Are you finding it difficult to remain productive over the course of a workday? You’re not alone.
Business leaders’ schedules tend to be filled to the brim with countless meetings, questions from leadership or staff, and problems that need fixing. The consequence of this is that they are left with barely any time to get any real work done.
Having one’s day planned out is a need for many people, yet it is an absolute must for business leaders, as failing to have a plan in place can lead one’s day to go down the drain, resulting in a great buildup in stress.
Business leaders might initially find it strenuous to properly organise their schedules, yet introducing some level of structure to their workdays does not need to be so difficult and time-consuming.
Here are six ways business leaders can structure their workdays to increase their productivity and get tasks efficiently over the line.
Business leaders are repeatedly met with barrages of emails, requests, meetings, and various other tasks that take time away from more crucial duties.
Therefore, they need to structure their days ahead of time to determine which tasks need to be done by the end of the day. One way to do this is to list one to three high-priority tasks that they want to accomplish for that day, acting as a sort of checklist of things to do.
The amount of tasks depends on how productive the business leader is feeling at the start of the day, and whether they have any meetings or side tasks they need to attend to. If one is feeling motivated and productive, then three high-priority tasks are ideal, but if they are focusing on other matters, then one task could work.
More often than not, getting the most complicated task done and dusted is a brilliant way to start off the day.
Business leaders can get it out of the way when they are at the peak of their energy and freshness for the day.
In most cases, that task tends to be tedious, yet also very important, as it could be vital to the future of both the company and everyone working there.
Time blocking is a great way for business leaders to avoid inefficiently going from one task to another.
This method enables business leaders to split their day into blocks of time, with each block being dedicated to accomplishing a specific set of tasks.
Grouping similar tasks together can help them avoid having to reorient themselves, thus increasing overall productivity and efficiency.
The importance of one’s lunch break should never be underestimated.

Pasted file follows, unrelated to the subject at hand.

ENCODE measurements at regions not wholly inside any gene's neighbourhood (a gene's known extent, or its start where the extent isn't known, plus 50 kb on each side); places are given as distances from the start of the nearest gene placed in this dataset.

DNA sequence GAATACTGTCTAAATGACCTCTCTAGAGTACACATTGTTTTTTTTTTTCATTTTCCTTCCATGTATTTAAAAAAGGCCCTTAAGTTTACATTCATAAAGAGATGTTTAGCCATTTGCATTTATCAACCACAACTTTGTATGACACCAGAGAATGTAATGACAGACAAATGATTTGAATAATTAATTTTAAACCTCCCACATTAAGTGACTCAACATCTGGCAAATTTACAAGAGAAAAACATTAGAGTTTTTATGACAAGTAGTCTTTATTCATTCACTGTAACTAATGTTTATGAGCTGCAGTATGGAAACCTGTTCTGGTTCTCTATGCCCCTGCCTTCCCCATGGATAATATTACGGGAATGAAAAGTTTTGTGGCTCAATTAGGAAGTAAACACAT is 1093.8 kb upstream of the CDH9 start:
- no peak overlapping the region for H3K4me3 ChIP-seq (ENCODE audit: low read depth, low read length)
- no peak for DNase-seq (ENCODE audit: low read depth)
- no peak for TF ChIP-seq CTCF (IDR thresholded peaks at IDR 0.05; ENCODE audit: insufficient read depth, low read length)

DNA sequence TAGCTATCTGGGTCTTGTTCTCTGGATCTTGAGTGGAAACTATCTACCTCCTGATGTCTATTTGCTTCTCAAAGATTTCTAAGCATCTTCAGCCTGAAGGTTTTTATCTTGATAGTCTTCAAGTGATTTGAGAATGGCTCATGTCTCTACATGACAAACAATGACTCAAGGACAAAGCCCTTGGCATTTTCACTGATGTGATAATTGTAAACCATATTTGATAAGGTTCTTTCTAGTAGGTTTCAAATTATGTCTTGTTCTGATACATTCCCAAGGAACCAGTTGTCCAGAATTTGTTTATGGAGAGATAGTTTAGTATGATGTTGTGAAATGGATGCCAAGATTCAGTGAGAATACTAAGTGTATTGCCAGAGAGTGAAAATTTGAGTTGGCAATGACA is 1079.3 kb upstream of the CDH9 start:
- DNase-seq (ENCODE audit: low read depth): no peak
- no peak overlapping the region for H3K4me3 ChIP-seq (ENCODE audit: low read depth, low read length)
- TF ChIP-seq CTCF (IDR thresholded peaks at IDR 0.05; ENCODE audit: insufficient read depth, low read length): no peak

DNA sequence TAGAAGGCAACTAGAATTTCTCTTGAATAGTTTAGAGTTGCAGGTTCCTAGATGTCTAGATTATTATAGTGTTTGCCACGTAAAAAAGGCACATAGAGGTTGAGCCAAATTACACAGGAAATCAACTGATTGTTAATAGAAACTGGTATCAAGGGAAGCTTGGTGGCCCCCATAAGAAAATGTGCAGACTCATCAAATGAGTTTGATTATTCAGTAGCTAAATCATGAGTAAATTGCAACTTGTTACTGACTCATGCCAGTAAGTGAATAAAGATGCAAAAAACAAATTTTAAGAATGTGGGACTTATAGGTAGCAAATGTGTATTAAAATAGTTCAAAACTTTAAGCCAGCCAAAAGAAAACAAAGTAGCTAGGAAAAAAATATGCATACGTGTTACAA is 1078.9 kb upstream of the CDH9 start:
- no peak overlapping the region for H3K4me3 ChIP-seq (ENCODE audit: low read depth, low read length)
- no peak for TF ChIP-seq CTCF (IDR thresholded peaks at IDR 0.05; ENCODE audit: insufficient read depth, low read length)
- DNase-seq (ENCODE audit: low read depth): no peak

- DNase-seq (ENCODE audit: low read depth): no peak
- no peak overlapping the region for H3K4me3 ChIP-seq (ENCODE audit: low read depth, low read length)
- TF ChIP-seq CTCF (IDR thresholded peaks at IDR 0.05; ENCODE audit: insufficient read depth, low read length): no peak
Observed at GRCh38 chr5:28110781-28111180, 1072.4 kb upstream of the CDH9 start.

Business leaders, like any other member of an organisation, need some kind of downtime to recharge and get back to speed with their tasks for the day. Therefore, they need to allocate time for a break.
It is also vital for business leaders to have their lunch breaks with other people, whether other members of the management, co-workers, or even family members, should they be working from home. Interacting with others enables them to really switch off from work for those few minutes and focus on other non-work-related things, mitigating potential burnout.
It can be helpful to take a lunch break on their own every now and then, yet speaking to others can help a great deal when it comes to remaining productive throughout the day.
Another way business leaders can introduce a new level of structure to their workday is to schedule some time for thinking and brainstorming.
This can be as little as 15 minutes of uninterrupted thinking and idea generation every day.
Some time for brainstorming allows the business leader to step away from their daily work routines to focus on more long-term strategies, together with keeping them motivated and inspired.
One time management method that came to light in the 1980s and has had a resurgence over recent years is the Pomodoro Technique.
This involves business leaders dividing their workday into short, productive intervals which last 30 minutes in total. 25 of those minutes will be dedicated to working straight on a task, with the remaining five being allocated to a short break right after.
The Pomodoro Technique has been found to be a great way to maximise productivity given that the small activity window limits the amount of room for distractions. Additionally, each completed session gives business leaders a boost as it feels that they are moving a step closer to completing the tasks they have to do.
This does not entail slowing down your productivity, but it concerns setting boundaries between personal life and work.
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